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Assessment of the Jabiluka Project : report of the Supervising Scientist to the World Heritage Committee



Assessment of the Jabiluka Project : report of the Supervising Scientist to the World Heritage Committee


Johnston, A.; Prendergast, J. B.; Bridgewater, Peter


E-Publications; E-Books; PublicationNT; Supervising Scientist Report; 138




Alligator Rivers Region

Table of contents

Main report--Appendix 2 of the Main Report. Submission to the Mission of the World Heritage Committee by some Australian Scientists ... --Attachment A. Johnston A. and Needham S. 1999. Protection of the environment near the Ranger uranium mine--Attachment B. Bureau of Meteorology 1999. Hydrometeorological analysis relevant to Jabiluka--Attachment C. Jones, R.N., Hennessy, K.J. and Abbs, D.J. 1999. Climate change analysis relevant to Jabiluka--Attachment D. Chiew, F and Wang, Q.J. 1999. Hydrological anaysis relevant to surface water storage at Jabiluka--Attachment E. Kalf, F. and Dudgeon, C. 1999. Analysis of long term groundwater dispersal of contaminants from proposed Jabiluka mine tailings repositories--Appendix 2 of Attachment E. Simulation of leaching on non-reactive and radionuclide contaminants from proposed Jabiluka silo banks.




Uranium mill tailings - Environmental aspects - Northern Territory - Alligator Rivers Region; Environmental impact analysis - Northern Territory - Jabiluka; Uranium mines and mining - Environmental aspects - Northern Territory - Jabiluka; Jabiluka - Environmental aspects

Publisher name

Environment Australia

Place of publication

Canberra (A.C.T.)


Supervising Scientist Report; 138


1 volume (various pagings) : illustrations, maps

File type






Copyright owner

Environment Australia



Parent handle


Citation address


Related items

https://hdl.handle.net/10070/462403; https://hdl.handle.net/10070/462400; https://hdl.handle.net/10070/462405; https://hdl.handle.net/10070/462406; https://hdl.handle.net/10070/462408; https://hdl.handle.net/10070/462409; https://hdl.handle.net/10070/462411

Page content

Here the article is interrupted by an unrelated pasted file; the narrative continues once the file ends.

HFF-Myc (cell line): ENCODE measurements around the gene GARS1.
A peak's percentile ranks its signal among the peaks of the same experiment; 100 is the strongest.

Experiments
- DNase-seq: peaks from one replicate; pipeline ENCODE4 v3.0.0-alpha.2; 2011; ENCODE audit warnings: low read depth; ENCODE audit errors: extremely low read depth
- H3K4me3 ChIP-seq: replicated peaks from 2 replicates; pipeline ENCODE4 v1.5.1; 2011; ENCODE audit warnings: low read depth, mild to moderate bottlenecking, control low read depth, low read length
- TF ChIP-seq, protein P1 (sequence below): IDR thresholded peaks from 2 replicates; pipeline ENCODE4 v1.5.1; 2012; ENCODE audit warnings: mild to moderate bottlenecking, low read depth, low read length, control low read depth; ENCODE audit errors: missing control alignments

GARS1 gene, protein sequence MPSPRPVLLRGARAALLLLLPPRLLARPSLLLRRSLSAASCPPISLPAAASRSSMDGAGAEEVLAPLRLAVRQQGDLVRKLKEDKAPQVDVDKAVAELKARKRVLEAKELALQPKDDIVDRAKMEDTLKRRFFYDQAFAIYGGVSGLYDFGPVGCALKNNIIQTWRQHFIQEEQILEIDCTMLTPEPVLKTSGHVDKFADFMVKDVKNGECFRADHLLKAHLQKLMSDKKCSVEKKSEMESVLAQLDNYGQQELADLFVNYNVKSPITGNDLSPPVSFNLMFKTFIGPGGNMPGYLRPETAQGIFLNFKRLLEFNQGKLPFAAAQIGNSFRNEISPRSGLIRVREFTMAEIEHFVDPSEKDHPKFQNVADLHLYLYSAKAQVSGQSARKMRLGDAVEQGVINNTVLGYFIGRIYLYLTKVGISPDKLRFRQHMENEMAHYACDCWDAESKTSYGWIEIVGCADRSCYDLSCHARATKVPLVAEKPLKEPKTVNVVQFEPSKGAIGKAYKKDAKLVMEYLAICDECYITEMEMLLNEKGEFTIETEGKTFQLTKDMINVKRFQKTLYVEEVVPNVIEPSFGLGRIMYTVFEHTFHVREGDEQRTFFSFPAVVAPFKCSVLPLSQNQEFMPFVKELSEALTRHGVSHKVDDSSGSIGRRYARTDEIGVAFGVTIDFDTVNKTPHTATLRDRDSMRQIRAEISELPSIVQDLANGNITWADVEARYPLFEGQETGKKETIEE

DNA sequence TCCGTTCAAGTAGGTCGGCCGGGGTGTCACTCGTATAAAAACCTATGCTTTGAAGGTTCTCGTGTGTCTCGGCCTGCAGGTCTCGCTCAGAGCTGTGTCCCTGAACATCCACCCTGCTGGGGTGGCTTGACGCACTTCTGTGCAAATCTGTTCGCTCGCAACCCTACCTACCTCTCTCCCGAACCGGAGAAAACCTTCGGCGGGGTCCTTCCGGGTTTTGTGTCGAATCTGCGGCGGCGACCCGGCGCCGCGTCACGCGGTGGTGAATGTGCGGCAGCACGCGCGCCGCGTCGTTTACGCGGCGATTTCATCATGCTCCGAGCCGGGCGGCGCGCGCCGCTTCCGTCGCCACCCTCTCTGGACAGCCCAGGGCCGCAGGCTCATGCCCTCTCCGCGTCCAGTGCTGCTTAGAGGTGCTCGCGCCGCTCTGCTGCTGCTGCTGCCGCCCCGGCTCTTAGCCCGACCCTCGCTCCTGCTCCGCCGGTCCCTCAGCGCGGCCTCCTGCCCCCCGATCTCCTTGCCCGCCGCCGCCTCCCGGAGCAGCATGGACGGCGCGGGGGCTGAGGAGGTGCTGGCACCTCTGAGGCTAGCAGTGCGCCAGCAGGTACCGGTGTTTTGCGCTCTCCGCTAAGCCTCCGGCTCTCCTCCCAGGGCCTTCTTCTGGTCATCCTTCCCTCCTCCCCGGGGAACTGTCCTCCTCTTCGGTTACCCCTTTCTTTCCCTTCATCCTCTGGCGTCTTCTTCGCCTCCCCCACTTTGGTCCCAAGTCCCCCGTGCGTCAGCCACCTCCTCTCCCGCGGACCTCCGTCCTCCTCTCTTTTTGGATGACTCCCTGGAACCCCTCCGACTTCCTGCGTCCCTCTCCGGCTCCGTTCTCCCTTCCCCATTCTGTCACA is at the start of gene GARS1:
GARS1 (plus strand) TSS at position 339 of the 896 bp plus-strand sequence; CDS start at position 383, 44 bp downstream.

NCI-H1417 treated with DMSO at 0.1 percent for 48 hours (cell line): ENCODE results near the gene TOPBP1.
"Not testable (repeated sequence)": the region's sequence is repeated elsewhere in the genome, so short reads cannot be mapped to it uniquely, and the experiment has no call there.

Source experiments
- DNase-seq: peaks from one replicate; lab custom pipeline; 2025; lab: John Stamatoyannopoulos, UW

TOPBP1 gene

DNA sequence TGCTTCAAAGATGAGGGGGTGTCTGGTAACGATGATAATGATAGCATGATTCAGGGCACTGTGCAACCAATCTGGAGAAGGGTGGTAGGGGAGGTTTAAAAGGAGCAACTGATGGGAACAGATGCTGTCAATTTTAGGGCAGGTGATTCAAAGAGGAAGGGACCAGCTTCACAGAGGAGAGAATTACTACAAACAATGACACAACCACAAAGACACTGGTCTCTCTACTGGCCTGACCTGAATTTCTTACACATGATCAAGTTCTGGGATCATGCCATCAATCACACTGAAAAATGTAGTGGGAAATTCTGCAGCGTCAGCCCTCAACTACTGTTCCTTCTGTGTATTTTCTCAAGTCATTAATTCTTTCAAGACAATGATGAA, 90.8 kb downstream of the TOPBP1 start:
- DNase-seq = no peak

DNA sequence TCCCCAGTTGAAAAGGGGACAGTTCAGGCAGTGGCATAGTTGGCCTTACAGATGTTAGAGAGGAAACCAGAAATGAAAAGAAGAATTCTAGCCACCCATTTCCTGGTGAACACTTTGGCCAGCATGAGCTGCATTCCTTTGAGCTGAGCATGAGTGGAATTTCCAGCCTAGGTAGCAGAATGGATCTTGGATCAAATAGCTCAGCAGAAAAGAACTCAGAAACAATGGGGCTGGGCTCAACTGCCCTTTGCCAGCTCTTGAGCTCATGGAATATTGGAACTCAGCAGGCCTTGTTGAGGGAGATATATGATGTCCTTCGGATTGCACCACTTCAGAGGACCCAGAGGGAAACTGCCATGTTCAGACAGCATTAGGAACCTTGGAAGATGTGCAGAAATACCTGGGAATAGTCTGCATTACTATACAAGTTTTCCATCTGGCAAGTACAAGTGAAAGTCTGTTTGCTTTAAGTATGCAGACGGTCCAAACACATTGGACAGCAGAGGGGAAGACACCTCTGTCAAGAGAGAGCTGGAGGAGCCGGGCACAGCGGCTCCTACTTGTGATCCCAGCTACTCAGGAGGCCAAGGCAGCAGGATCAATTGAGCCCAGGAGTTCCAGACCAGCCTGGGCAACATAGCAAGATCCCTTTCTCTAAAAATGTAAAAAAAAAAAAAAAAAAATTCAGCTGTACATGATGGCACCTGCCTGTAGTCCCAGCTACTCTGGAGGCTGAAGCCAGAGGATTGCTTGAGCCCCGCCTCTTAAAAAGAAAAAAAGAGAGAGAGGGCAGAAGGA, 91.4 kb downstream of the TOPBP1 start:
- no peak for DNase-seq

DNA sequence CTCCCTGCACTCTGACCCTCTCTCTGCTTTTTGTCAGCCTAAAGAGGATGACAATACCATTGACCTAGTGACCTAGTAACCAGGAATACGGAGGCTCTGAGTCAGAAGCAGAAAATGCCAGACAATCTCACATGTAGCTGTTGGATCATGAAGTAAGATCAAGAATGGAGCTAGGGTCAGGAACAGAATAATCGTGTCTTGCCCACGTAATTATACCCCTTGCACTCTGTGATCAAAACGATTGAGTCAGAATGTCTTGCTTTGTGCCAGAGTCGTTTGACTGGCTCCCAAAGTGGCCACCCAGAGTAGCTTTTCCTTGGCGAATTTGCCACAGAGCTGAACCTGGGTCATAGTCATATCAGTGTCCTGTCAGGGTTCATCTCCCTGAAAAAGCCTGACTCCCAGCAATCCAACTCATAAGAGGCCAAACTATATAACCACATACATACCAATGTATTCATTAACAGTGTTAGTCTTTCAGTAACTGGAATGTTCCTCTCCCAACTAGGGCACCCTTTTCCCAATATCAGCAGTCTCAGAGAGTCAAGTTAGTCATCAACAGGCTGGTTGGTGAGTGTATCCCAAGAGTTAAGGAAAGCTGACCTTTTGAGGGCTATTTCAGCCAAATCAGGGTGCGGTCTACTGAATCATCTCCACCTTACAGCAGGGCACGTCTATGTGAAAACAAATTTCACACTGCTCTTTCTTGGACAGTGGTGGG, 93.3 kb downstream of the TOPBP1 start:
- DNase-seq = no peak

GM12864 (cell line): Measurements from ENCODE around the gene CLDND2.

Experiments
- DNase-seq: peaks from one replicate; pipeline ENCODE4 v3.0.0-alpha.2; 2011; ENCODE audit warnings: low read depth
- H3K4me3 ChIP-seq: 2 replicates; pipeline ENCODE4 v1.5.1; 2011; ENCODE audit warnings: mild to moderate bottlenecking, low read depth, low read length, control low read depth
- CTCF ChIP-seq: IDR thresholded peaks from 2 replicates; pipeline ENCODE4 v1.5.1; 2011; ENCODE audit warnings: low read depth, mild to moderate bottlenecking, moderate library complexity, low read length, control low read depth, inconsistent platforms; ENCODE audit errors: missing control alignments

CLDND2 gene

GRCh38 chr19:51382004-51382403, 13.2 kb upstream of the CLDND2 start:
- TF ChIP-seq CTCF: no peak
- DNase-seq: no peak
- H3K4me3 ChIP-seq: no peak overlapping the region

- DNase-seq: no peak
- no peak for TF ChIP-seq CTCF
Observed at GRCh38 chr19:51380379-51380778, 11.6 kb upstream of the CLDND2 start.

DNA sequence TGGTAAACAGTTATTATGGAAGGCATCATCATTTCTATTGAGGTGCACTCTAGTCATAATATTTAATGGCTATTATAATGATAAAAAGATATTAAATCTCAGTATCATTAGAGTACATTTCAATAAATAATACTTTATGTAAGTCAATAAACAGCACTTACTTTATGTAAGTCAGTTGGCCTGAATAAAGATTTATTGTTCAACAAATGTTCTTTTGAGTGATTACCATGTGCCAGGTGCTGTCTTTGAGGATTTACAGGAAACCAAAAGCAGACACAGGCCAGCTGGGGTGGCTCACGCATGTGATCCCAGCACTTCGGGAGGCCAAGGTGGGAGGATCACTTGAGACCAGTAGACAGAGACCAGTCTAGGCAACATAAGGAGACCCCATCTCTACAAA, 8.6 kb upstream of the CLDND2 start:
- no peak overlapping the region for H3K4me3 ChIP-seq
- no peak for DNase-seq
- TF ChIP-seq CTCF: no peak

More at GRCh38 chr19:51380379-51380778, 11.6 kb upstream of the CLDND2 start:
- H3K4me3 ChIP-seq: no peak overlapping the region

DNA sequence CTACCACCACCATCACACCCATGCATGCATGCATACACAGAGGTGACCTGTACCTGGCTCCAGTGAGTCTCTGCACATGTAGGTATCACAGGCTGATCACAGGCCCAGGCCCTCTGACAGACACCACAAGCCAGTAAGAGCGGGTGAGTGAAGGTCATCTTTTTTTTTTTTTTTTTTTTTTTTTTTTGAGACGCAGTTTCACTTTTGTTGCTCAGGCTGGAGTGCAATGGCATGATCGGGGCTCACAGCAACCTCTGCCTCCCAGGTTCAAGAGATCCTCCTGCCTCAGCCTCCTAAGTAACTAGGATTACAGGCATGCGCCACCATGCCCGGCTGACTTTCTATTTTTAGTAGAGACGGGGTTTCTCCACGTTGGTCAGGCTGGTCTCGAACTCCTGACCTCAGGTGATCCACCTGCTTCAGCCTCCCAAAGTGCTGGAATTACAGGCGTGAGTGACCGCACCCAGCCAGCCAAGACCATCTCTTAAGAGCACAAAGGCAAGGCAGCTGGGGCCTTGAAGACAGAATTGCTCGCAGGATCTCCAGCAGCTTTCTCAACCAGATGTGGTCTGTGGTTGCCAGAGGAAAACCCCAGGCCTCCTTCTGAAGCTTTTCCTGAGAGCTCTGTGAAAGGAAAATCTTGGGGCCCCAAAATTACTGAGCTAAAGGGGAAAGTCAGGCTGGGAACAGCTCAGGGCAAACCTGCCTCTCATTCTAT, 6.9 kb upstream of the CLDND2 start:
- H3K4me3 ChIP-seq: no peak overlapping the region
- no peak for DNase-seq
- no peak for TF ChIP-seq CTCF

61 experience at Ranger over the past number of years. We have taken the approach of adopting a conservative value for the concentration of uranium (which is applied to the risk assessment for both radiation exposure of members of the public and for ecosystems) and then being as realistic as possible in assessing the probable effects on people and aquatic animals. Thus, both safe and effects concentrations are considered in the assessment. Sulphate is a common anion of natural surface waters and is not regarded as a toxic compound. To increase the concentration of sulphate it is necessary to increase the concentration of some cation and it is the toxicity of the cation that needs to be assessed rather than that of sulphate. For these reasons, the Supervising Scientist recommended to the Northern Territory that the receiving water standard for sulphate be set on human health grounds; 200 mg/L was the recommended limit. This is considered to be the safe concentration. No effects concentration has been considered for sulphate since uranium is the dominant toxicant. Magnesium is not normally considered to be a toxic substance and few studies of its toxicity have been carried out. No recommendation was given for a water quality guideline in the Australian Water Quality Guidelines for Fresh and Marine Waters (ANZECC 1992). In his recommendations to the Northern Territory, the Supervising Scientist noted the limited data on the toxicity of magnesium and recommended a limit of 20 mg/L, a figure that was more than 100 times lower than the reported LC50 value for Daphnia hyalina (Baudouin & Scoppa 1974). Of more significance to aquatic animals would be a change in the ratio of magnesium to calcium in the water but this would only be of relevance if the change were prolonged rather than the transient scenario being considered here. The safe concentration is taken as 20 mg/L and, as for sulphate, no effects concentration is considered. Table 5.3.2 Estimates of concentrations of U, Mg and SO4 in runoff from the ore stockpile at Jabiluka and the resulting concentrations in Swift Creek under normal and extreme dilution conditions. Also given for comparison are the safe and effects concentrations. Stockpile Runoff mg/L Swift Creek (Normal) mg/L Swift Creek (Extreme) mg/L Safe Concentration mg/L Effects Concentration mg/L Uranium 80 0.012 0.11 .018 0.19 Magnesium 500 0.08 0.70 20 na1 Sulphate 2,000 0.30 2.8 200 na1 1 Not applicable A summary of the above data is presented in table 5.3.2 where the estimated concentrations of uranium, magnesium and sulphate in Swift Creek resulting from discharge of excess water from the ore stockpile are compared to the concentration limits at which it is estimated adverse effects will be observed. It can be seen that, under the dilution scenario envisaged (Swift Creek Normal in the table), no effect on the aquatic animals living in Swift Creek would be expected to occur even when the volume of excess water discharged is that with an exceedence probability of 1 in 50,000 over the life of the mine. The above dilution scenario would not apply if the rainfall event is very intense and of short duration. In these circumstances, because of the finite size of the catchment there will be a delay between the rainfall event over the whole catchment and the peak of the stream hydrograph at the catchment outlet point. This implies that the full dilution expected under normal circumstances would not be available because the water from the mine site, which is relatively close to the creek, would not be delayed significantly.